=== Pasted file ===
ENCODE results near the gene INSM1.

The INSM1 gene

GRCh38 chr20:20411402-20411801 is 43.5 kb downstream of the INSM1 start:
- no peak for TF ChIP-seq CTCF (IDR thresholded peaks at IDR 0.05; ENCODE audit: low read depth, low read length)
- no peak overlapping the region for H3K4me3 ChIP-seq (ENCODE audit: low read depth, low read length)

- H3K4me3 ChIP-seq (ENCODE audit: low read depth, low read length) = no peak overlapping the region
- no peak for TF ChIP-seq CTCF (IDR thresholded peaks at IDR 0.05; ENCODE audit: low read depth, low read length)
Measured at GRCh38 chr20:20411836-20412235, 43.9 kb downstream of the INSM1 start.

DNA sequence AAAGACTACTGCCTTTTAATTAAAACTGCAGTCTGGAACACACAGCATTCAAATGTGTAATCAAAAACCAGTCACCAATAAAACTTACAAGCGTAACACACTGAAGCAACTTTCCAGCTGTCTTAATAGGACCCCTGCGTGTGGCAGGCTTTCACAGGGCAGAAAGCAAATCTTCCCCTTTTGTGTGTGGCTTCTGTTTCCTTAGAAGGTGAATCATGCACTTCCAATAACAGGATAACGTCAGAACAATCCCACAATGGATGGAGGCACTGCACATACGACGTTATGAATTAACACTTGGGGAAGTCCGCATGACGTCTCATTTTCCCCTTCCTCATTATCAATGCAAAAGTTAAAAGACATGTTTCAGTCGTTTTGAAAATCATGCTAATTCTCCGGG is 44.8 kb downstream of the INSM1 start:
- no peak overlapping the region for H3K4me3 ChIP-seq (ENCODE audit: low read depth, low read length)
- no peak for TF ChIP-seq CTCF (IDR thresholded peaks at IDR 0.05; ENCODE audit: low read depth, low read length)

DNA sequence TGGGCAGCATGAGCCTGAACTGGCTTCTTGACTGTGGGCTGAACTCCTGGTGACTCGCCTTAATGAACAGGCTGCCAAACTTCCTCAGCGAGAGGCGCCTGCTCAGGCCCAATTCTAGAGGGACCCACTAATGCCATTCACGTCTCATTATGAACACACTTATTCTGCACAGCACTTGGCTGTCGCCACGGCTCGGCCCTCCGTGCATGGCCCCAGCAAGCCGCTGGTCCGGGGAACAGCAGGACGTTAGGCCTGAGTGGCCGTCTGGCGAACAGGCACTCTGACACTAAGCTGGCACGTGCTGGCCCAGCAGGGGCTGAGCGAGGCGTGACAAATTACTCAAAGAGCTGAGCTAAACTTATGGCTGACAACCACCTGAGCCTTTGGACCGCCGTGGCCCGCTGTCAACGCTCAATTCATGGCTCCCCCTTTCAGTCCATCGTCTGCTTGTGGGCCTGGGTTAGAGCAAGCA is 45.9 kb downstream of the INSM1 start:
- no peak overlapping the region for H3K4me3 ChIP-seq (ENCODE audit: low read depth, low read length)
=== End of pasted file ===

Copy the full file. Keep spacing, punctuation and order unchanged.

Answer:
ENCODE results near the gene INSM1.

The INSM1 gene

GRCh38 chr20:20411402-20411801 is 43.5 kb downstream of the INSM1 start:
- no peak for TF ChIP-seq CTCF (IDR thresholded peaks at IDR 0.05; ENCODE audit: low read depth, low read length)
- no peak overlapping the region for H3K4me3 ChIP-seq (ENCODE audit: low read depth, low read length)

- H3K4me3 ChIP-seq (ENCODE audit: low read depth, low read length) = no peak overlapping the region
- no peak for TF ChIP-seq CTCF (IDR thresholded peaks at IDR 0.05; ENCODE audit: low read depth, low read length)
Measured at GRCh38 chr20:20411836-20412235, 43.9 kb downstream of the INSM1 start.

DNA sequence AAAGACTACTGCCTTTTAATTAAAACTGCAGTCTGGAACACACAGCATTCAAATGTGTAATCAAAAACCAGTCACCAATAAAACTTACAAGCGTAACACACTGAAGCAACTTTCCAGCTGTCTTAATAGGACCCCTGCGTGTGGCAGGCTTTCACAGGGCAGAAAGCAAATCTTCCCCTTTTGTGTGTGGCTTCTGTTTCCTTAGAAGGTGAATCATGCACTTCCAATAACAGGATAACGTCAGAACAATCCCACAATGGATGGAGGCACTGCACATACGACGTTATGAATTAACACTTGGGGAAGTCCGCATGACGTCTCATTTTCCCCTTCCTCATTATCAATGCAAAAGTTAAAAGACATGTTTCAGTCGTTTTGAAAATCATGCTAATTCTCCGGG is 44.8 kb downstream of the INSM1 start:
- no peak overlapping the region for H3K4me3 ChIP-seq (ENCODE audit: low read depth, low read length)
- no peak for TF ChIP-seq CTCF (IDR thresholded peaks at IDR 0.05; ENCODE audit: low read depth, low read length)

DNA sequence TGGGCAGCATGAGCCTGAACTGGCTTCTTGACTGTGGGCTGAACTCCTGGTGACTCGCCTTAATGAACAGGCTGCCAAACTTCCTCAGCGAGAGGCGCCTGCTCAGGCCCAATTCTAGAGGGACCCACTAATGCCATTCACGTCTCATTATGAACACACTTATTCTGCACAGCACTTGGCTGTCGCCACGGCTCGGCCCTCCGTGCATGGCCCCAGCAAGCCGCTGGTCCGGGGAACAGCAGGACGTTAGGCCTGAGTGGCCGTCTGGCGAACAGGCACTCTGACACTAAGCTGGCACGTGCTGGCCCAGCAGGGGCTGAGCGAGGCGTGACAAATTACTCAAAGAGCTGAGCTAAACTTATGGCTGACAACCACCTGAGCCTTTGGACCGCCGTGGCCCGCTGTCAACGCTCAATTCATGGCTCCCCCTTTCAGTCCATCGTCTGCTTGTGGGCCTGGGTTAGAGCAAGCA is 45.9 kb downstream of the INSM1 start:
- no peak overlapping the region for H3K4me3 ChIP-seq (ENCODE audit: low read depth, low read length)